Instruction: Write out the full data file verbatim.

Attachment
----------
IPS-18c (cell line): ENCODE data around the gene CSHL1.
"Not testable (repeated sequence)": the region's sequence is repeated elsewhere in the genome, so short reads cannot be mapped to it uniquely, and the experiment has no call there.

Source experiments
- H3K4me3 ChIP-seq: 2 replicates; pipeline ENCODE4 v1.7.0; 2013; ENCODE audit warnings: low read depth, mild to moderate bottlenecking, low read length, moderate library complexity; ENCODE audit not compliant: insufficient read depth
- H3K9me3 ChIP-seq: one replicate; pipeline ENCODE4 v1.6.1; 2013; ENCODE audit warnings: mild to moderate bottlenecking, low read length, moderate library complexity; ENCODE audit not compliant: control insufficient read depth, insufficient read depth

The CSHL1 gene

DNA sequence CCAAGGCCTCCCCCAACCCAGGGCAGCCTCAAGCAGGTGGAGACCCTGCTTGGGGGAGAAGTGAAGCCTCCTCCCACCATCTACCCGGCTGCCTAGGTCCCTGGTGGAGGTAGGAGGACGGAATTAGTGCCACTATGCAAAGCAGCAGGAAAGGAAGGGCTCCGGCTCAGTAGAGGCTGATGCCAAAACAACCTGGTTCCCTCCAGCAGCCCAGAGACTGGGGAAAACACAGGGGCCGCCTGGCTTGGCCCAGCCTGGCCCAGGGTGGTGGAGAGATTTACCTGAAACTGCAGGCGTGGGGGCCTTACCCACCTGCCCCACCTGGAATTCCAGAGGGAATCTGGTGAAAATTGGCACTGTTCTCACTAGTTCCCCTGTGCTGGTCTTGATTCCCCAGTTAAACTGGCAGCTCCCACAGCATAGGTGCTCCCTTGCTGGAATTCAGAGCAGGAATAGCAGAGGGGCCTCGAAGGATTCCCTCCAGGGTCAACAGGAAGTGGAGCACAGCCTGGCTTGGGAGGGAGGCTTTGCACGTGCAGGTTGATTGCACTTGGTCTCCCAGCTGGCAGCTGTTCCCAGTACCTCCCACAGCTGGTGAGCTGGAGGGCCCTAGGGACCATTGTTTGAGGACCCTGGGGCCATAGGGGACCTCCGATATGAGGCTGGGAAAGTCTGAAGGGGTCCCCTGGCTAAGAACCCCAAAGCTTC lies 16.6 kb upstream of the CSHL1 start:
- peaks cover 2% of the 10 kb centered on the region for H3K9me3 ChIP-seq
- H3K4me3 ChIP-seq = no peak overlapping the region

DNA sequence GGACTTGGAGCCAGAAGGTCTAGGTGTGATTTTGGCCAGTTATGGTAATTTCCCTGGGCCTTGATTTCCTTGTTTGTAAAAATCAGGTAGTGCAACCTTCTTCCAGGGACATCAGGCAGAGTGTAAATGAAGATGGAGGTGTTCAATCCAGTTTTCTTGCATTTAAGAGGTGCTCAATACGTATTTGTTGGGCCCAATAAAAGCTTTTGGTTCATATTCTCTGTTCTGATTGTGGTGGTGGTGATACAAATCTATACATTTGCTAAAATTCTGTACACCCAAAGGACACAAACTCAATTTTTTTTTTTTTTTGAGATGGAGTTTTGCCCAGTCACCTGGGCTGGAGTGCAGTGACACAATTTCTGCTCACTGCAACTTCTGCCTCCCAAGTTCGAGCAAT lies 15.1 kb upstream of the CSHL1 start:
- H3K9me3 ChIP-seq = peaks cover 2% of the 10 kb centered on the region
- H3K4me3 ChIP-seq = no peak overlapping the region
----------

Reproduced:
IPS-18c (cell line): ENCODE data around the gene CSHL1.
"Not testable (repeated sequence)": the region's sequence is repeated elsewhere in the genome, so short reads cannot be mapped to it uniquely, and the experiment has no call there.

Source experiments
- H3K4me3 ChIP-seq: 2 replicates; pipeline ENCODE4 v1.7.0; 2013; ENCODE audit warnings: low read depth, mild to moderate bottlenecking, low read length, moderate library complexity; ENCODE audit not compliant: insufficient read depth
- H3K9me3 ChIP-seq: one replicate; pipeline ENCODE4 v1.6.1; 2013; ENCODE audit warnings: mild to moderate bottlenecking, low read length, moderate library complexity; ENCODE audit not compliant: control insufficient read depth, insufficient read depth

The CSHL1 gene

DNA sequence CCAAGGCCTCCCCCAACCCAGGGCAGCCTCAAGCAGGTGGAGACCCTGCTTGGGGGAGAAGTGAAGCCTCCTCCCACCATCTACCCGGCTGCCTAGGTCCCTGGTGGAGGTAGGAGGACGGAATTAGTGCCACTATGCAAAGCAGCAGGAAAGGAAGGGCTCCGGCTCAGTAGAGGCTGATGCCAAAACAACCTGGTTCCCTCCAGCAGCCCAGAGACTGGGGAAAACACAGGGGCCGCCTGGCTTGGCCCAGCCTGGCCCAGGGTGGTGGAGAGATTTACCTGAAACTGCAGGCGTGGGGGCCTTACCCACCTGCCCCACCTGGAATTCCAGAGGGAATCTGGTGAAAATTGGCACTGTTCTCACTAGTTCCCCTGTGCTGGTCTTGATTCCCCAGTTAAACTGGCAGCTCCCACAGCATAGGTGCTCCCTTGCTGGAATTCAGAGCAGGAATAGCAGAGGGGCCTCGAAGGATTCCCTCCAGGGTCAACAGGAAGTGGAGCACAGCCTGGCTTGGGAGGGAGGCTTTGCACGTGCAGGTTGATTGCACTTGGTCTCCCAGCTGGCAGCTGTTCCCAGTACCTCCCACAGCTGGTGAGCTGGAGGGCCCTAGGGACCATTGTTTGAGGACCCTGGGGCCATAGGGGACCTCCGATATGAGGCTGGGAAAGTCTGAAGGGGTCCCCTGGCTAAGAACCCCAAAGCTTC lies 16.6 kb upstream of the CSHL1 start:
- peaks cover 2% of the 10 kb centered on the region for H3K9me3 ChIP-seq
- H3K4me3 ChIP-seq = no peak overlapping the region

DNA sequence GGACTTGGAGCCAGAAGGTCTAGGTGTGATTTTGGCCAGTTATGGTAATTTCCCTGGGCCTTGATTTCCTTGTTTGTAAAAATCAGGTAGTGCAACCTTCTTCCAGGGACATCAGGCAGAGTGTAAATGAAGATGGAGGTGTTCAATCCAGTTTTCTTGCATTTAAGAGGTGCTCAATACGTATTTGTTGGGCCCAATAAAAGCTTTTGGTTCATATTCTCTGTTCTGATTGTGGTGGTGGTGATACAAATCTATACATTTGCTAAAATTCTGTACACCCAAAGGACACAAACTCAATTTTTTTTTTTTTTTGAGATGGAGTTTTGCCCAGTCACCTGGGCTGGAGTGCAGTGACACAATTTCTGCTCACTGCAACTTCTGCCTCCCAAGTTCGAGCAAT lies 15.1 kb upstream of the CSHL1 start:
- H3K9me3 ChIP-seq = peaks cover 2% of the 10 kb centered on the region
- H3K4me3 ChIP-seq = no peak overlapping the region